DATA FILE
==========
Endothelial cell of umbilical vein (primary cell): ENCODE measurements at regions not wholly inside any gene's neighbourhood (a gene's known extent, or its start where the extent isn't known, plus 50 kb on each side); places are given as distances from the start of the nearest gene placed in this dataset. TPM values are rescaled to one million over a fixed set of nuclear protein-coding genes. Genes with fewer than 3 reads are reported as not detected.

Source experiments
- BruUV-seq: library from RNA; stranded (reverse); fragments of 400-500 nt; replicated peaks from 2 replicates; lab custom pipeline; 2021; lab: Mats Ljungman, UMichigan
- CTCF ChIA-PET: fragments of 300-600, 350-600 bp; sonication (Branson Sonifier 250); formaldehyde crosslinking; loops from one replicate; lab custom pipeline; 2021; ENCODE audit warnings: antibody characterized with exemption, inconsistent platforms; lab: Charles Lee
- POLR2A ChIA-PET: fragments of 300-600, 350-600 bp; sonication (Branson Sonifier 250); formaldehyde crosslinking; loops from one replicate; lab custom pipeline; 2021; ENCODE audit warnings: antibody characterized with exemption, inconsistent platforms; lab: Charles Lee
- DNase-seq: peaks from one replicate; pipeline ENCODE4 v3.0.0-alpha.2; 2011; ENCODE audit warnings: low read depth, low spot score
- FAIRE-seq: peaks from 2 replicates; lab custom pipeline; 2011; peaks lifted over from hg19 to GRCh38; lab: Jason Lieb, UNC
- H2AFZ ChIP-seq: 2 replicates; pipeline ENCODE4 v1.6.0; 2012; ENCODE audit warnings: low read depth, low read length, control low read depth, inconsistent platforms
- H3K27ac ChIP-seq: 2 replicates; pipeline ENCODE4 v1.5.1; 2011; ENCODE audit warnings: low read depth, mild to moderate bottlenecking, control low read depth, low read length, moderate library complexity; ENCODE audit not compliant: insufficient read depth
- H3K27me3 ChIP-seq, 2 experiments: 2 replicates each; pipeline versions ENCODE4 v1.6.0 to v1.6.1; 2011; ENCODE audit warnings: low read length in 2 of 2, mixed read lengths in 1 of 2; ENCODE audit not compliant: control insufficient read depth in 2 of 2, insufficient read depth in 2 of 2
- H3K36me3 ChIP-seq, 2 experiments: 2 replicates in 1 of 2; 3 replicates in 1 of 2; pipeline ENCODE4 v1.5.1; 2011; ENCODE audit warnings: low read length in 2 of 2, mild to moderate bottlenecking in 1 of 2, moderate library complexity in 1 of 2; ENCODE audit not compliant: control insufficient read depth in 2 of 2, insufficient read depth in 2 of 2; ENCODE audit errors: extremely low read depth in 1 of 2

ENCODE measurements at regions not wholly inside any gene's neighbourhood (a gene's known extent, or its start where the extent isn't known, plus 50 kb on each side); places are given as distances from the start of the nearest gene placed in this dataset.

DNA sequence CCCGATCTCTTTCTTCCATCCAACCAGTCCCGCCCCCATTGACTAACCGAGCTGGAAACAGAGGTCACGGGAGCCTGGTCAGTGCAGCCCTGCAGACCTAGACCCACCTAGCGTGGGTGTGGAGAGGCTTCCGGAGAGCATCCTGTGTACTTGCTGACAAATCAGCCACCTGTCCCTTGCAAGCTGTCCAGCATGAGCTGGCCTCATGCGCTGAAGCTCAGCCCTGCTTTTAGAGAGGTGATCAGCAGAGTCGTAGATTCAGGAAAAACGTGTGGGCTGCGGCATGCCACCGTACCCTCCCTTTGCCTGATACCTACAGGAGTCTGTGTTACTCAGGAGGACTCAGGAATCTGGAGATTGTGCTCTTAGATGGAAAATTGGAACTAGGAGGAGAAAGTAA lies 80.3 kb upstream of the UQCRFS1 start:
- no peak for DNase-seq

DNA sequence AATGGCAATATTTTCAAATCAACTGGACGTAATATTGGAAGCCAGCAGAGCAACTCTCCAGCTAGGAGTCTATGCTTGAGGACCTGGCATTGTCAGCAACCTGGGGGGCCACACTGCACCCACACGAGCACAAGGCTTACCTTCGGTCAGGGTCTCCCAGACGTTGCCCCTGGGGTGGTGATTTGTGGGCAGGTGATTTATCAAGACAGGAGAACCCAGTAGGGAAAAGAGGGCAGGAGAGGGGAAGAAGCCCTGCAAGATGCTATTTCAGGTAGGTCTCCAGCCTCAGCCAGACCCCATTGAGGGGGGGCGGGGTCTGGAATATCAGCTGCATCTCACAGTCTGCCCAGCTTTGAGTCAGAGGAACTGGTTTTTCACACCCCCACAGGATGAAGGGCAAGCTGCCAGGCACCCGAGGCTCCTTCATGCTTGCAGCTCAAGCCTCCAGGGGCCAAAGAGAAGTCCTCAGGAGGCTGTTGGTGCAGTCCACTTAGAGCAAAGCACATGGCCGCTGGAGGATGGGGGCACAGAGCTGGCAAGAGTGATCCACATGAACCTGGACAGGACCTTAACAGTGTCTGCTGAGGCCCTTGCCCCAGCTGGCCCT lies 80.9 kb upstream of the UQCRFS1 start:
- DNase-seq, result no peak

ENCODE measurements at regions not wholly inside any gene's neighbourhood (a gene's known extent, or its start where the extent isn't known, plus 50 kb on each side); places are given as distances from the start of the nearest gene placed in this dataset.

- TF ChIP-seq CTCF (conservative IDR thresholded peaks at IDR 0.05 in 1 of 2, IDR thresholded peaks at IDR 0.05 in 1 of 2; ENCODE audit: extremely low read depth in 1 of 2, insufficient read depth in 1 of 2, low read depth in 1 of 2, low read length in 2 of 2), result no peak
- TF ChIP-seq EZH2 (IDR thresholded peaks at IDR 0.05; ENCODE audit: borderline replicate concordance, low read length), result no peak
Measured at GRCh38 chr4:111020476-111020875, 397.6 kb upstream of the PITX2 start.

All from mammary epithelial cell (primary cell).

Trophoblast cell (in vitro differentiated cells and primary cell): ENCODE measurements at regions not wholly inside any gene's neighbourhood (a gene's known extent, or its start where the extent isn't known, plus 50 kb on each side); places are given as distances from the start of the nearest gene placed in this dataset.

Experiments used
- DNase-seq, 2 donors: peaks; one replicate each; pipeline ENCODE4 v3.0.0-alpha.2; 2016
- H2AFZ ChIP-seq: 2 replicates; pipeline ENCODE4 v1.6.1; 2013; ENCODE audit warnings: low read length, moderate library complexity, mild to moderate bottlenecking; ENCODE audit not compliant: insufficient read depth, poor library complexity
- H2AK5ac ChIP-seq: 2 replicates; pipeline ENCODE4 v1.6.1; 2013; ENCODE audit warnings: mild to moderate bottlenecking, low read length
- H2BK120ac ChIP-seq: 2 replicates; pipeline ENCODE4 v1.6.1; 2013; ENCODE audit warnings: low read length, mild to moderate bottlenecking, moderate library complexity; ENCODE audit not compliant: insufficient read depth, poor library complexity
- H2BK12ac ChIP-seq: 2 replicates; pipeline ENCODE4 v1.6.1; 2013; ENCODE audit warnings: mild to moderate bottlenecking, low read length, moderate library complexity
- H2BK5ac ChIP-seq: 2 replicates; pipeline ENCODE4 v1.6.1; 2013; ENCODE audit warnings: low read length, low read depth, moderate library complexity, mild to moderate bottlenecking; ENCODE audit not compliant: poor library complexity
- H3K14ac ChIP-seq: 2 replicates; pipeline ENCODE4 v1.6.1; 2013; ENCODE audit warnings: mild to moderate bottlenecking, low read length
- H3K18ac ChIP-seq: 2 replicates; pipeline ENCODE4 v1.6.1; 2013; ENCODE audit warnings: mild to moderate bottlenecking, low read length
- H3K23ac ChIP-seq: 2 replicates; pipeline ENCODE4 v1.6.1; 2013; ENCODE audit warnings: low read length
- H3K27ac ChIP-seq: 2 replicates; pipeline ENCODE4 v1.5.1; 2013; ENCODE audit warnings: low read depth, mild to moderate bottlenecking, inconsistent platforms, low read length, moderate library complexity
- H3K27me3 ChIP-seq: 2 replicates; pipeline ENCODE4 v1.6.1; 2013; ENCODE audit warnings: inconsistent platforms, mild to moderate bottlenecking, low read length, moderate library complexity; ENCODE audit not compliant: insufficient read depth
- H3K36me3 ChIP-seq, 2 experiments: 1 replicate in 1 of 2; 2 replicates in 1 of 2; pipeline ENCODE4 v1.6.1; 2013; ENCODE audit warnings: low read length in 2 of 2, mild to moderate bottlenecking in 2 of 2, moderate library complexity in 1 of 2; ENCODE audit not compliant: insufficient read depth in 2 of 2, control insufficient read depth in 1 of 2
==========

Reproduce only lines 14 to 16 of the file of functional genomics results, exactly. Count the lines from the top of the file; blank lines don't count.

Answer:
- no peak for DNase-seq

DNA sequence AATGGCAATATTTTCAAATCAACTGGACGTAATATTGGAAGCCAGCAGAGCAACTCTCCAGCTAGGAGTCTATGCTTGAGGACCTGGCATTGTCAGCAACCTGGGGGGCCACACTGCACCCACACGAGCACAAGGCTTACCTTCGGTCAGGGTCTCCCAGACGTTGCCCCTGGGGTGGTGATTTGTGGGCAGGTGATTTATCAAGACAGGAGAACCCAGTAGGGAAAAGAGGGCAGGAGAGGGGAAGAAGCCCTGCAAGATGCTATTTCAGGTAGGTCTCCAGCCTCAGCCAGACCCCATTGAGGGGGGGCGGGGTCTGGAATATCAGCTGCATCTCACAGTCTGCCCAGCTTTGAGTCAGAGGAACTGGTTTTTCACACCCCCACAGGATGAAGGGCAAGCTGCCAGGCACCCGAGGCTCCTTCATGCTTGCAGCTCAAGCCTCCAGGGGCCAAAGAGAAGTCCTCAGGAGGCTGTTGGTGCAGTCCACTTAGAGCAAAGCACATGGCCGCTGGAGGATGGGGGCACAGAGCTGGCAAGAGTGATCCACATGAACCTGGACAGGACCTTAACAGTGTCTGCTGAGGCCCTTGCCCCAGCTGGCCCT lies 80.9 kb upstream of the UQCRFS1 start:
- DNase-seq, result no peak